Scott Taub, Deputy Chief Accountant, to Leave SEC
FOR IMMEDIATE RELEASE
Washington, D.C., Nov. 29, 2006 - The Securities and Exchange Commission announced today that Scott A. Taub, Deputy Chief Accountant in the Office of the Chief Accountant, will leave the Commission later this year. Mr. Taub played a key role in the Commission's implementation of the accounting reforms under the landmark Sarbanes-Oxley Act, and was responsible for the day-to-day operations of the Office of the Chief Accountant, including resolution of accounting and auditing practice issues, rulemaking, oversight of private sector standard-setting efforts, and regulation of auditors.
"The Office will miss Scott's tremendous talents and invaluable insight, and I regret not having the pleasure to work with Scott for a longer period of time," said Conrad Hewitt, the Commission's Chief Accountant. "America's investors and capital markets have truly benefited from Scott's many accomplishments in public service at the agency."
Mr. Taub said, "I have greatly enjoyed working at the SEC, and working with the extremely talented people at the agency. The mission of the agency and of the Office of the Chief Accountant is vitally important to investors and I am proud to have been a part of it."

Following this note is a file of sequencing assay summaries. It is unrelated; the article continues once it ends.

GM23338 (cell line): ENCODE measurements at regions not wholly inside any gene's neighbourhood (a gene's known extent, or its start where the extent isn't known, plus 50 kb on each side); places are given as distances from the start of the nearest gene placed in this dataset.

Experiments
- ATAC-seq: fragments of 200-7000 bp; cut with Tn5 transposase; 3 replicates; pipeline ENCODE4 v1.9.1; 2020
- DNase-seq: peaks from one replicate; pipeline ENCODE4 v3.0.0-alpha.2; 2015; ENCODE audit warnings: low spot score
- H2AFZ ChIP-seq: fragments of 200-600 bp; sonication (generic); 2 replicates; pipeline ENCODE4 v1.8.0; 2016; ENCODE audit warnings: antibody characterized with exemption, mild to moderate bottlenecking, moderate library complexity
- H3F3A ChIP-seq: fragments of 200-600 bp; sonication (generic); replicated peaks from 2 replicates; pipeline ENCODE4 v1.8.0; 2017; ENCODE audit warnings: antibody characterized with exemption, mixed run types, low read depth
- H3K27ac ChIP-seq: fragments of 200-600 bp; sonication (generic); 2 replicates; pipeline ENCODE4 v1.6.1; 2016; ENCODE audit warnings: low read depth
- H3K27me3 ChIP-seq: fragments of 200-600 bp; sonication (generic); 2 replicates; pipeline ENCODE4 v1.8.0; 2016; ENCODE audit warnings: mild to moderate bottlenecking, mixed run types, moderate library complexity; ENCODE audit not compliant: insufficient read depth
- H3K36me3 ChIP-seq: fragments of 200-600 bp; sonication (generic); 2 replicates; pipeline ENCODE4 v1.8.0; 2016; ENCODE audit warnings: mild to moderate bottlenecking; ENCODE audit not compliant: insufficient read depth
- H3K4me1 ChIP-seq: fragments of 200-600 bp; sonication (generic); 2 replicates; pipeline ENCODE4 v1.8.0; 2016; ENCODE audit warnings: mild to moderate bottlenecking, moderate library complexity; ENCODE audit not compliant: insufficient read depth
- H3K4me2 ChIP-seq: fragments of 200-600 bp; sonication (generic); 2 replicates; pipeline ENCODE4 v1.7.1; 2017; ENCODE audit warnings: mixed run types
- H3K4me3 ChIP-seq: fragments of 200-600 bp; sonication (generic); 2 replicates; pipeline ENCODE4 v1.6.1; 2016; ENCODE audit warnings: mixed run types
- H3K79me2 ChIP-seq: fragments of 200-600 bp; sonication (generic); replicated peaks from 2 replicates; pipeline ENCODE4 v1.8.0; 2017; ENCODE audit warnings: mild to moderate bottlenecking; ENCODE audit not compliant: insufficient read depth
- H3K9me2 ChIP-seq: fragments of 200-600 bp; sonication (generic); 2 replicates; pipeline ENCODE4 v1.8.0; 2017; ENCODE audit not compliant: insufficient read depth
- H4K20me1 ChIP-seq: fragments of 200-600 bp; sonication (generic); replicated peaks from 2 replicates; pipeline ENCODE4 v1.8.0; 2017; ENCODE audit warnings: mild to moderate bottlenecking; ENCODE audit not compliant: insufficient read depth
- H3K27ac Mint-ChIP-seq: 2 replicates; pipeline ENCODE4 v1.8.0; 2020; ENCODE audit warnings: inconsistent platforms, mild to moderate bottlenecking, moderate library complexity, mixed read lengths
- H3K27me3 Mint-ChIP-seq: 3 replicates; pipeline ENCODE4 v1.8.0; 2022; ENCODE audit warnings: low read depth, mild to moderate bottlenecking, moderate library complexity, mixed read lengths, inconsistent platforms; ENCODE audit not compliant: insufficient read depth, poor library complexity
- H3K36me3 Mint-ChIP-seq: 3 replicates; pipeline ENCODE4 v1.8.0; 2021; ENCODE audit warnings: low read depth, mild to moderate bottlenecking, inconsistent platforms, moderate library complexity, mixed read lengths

Mr. Taub returned to the Office of the Chief Accountant to serve as a Deputy Chief Accountant for the Commission in September 2002, and helped bring about improvements in many areas of accounting and financial reporting. He served as Chair of the Accounting and Disclosure Standing Committee of the International Organization of Securities Commissions. Mr. Taub also served as Acting Chief Accountant for nine months.
Prior to serving as Deputy Chief Accountant, Mr. Taub, 38, spent most of career with Arthur Andersen. He joined Andersen after graduating from the University of Michigan in 1990. Mr. Taub was also a Professional Accounting Fellow in the Office of the Chief Accountant between 1999 and 2001.
Mr. Taub has not yet determined where he will continue his career, but he intends to continue working to improve financial reporting.